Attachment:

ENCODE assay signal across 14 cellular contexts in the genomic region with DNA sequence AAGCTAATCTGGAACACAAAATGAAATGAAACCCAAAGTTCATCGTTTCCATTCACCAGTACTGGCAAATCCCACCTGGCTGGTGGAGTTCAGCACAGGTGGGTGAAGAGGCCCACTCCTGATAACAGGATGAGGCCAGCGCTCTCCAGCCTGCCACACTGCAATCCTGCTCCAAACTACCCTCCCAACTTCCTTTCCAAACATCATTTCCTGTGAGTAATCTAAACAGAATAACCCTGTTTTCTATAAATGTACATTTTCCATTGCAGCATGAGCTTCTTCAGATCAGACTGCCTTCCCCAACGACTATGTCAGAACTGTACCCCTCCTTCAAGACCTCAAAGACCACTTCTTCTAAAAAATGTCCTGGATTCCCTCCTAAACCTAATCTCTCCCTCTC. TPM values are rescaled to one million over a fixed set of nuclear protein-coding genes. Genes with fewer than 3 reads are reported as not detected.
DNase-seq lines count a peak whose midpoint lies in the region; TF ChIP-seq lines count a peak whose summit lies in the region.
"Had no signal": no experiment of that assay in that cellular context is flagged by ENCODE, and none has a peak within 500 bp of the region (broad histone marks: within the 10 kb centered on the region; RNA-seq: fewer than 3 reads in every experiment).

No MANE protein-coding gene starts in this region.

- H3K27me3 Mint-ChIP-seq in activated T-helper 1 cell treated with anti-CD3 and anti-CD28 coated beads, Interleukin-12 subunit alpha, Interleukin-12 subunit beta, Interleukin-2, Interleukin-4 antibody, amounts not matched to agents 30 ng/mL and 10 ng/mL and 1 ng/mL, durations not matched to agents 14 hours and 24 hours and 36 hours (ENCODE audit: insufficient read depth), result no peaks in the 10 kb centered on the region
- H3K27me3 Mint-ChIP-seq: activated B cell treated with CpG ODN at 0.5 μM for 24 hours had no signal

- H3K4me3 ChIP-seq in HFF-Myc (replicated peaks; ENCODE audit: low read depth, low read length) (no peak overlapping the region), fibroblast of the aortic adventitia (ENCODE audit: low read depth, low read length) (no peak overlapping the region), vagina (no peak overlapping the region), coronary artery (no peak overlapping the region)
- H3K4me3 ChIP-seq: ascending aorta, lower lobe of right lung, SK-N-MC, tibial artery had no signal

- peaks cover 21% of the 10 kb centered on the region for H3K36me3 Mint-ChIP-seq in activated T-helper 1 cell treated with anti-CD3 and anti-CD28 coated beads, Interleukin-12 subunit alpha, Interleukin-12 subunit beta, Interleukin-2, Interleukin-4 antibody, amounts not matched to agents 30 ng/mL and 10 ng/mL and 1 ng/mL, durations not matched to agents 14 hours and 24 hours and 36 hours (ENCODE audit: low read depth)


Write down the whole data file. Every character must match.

ENCODE assay signal across 14 cellular contexts in the genomic region with DNA sequence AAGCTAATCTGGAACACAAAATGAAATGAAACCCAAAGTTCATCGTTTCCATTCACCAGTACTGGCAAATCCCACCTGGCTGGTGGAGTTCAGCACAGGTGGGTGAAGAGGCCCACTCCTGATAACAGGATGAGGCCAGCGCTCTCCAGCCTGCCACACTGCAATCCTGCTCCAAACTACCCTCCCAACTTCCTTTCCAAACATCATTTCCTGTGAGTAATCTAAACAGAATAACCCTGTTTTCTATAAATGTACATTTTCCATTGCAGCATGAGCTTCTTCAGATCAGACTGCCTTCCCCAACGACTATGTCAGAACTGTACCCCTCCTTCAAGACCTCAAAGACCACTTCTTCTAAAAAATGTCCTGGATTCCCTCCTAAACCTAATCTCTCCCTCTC. TPM values are rescaled to one million over a fixed set of nuclear protein-coding genes. Genes with fewer than 3 reads are reported as not detected.
DNase-seq lines count a peak whose midpoint lies in the region; TF ChIP-seq lines count a peak whose summit lies in the region.
"Had no signal": no experiment of that assay in that cellular context is flagged by ENCODE, and none has a peak within 500 bp of the region (broad histone marks: within the 10 kb centered on the region; RNA-seq: fewer than 3 reads in every experiment).

No MANE protein-coding gene starts in this region.

- H3K27me3 Mint-ChIP-seq in activated T-helper 1 cell treated with anti-CD3 and anti-CD28 coated beads, Interleukin-12 subunit alpha, Interleukin-12 subunit beta, Interleukin-2, Interleukin-4 antibody, amounts not matched to agents 30 ng/mL and 10 ng/mL and 1 ng/mL, durations not matched to agents 14 hours and 24 hours and 36 hours (ENCODE audit: insufficient read depth), result no peaks in the 10 kb centered on the region
- H3K27me3 Mint-ChIP-seq: activated B cell treated with CpG ODN at 0.5 μM for 24 hours had no signal

- H3K4me3 ChIP-seq in HFF-Myc (replicated peaks; ENCODE audit: low read depth, low read length) (no peak overlapping the region), fibroblast of the aortic adventitia (ENCODE audit: low read depth, low read length) (no peak overlapping the region), vagina (no peak overlapping the region), coronary artery (no peak overlapping the region)
- H3K4me3 ChIP-seq: ascending aorta, lower lobe of right lung, SK-N-MC, tibial artery had no signal

- peaks cover 21% of the 10 kb centered on the region for H3K36me3 Mint-ChIP-seq in activated T-helper 1 cell treated with anti-CD3 and anti-CD28 coated beads, Interleukin-12 subunit alpha, Interleukin-12 subunit beta, Interleukin-2, Interleukin-4 antibody, amounts not matched to agents 30 ng/mL and 10 ng/mL and 1 ng/mL, durations not matched to agents 14 hours and 24 hours and 36 hours (ENCODE audit: low read depth)